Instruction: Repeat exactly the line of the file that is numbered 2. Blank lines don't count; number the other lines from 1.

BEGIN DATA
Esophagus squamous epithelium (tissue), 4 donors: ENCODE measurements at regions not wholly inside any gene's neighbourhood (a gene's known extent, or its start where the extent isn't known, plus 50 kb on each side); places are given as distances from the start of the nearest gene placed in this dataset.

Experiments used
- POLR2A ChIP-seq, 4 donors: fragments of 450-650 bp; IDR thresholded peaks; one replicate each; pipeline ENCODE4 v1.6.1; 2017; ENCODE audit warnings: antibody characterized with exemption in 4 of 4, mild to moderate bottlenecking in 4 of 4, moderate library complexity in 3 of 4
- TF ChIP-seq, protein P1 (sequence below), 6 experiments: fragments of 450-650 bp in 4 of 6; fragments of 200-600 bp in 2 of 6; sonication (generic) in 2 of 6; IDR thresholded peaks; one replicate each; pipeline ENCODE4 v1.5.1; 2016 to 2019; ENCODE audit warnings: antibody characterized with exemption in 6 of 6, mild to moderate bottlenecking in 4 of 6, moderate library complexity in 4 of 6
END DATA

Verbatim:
Experiments used